7. Given a high-level of autonomy, controlling budget outcomes of sub-national authorities and of social security remains a challenge. The current freeze on transfers to regional and local governments provides an important incentive for expenditure rationalization. In addition continued efforts to review responsibilities of departments, regions, and municipalities, including an extension of the public sector expenditure review (RGPP) to local governments and implementation of the recommendations of the Balladur committee, would help avoid duplication of tasks. A growing share of the financing of social security funds and other agencies falls on earmarked “social taxes” (reaching nearly 30 percent of total resources at end-2009). This results for the government budget in open-ended spending mandates. Strict enforcement of the existing health care spending growth norm (ONDAM) will help contain these expenditures. A more far-reaching reform, replacing “social taxes” by subsidies to strengthen the effective budget constraint faced by these agencies, could be considered.

8. The emphasis on reducing or eliminating tax exemptions as part of the consolidation process should continue. The fiscal stimulus measures added additional tax and social security exemptions to an already long list of such measures. While individual tax expenditures (niches fiscales et sociales) may be justified, their proliferation leads to high nominal tax rates (on those non-eligible for the exemption) and possible distortions. Among these the “Loi Scellier”, favoring investment in rental property, is widely seen as an important contributing factor to recent sharp house price increases and should be phased out. The authorities’ efforts to address tax exemptions as part of the consolidation process are welcome, and parliament has over the past year already voted in favor of measures amounting to 0.6 percent of GDP in reduced tax expenditures. A planned comprehensive review of tax expenditures, containing a cost-benefit analysis of all measures, is currently under way and should guide further reductions.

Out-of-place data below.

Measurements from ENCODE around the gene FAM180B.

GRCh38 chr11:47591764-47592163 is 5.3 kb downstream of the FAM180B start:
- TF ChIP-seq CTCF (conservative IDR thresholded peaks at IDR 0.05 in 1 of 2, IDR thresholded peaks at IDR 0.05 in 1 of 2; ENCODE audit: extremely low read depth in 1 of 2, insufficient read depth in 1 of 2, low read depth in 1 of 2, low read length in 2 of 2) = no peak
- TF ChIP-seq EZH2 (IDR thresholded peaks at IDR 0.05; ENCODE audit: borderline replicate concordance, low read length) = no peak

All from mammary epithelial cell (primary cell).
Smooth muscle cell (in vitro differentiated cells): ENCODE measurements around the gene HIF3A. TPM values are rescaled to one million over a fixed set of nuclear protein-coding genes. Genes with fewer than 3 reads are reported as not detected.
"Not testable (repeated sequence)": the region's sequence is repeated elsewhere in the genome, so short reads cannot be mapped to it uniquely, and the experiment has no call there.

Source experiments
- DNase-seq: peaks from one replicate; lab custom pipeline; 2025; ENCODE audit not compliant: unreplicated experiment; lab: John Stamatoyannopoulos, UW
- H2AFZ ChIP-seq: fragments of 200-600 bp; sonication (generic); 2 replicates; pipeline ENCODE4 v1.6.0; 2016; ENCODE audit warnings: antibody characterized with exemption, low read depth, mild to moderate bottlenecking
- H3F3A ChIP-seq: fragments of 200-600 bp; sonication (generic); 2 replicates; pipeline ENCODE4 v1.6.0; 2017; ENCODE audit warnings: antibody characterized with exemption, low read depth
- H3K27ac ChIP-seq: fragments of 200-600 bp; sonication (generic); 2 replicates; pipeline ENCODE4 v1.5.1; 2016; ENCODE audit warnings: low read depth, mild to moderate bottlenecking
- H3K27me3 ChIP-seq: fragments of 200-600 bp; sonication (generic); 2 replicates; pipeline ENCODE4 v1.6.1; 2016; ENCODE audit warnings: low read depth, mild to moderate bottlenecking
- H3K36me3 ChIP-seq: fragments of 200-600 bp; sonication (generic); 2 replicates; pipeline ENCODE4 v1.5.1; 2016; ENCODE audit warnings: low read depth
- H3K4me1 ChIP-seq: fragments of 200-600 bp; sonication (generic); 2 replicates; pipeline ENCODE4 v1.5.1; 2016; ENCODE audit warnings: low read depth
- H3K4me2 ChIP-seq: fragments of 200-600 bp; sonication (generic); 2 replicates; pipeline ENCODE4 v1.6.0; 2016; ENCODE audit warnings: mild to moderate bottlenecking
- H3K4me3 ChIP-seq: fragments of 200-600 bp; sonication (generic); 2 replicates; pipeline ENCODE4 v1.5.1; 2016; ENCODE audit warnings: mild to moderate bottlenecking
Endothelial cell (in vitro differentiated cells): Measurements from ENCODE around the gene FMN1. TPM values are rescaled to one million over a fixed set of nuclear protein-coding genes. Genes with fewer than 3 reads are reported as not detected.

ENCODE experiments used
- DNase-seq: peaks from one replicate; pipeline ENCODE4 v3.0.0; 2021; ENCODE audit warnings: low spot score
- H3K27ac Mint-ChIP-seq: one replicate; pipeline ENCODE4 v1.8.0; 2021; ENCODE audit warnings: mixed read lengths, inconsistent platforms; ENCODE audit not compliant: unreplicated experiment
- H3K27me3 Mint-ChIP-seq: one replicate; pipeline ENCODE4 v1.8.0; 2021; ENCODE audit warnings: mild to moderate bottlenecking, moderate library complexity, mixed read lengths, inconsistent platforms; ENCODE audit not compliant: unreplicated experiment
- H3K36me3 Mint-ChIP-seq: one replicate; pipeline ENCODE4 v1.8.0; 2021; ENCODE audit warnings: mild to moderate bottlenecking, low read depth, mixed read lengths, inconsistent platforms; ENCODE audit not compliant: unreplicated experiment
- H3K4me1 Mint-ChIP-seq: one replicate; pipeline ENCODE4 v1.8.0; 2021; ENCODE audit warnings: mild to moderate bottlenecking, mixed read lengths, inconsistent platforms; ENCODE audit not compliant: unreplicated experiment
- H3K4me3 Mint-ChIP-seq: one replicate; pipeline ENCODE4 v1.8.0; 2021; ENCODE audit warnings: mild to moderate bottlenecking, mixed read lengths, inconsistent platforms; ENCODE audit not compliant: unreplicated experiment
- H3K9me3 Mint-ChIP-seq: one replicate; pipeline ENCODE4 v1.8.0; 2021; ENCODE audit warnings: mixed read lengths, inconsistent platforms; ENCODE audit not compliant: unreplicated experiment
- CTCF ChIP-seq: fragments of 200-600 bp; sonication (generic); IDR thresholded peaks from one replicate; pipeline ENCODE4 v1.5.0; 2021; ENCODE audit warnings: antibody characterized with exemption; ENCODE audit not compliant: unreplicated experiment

9. Like other advanced countries, France needs to prepare for long-term fiscal challenges. France has a more favorable demographic outlook than most advanced European countries. Last year’s pension reform is an important step to improve medium-term sustainability, and under current assumptions the reform is expected to eliminate the deficit of the pension system by 2018. Yet uncertainties remain and the already planned evaluation in 2013 of pension sustainability is important. In addition, technical progress in health care will lead to a structural increase in such expenditures and further steps are needed to keep health and long-term care spending under control. The regular publication by the national authorities of a report on long-term sustainability of public finances would increase the awareness of related challenges.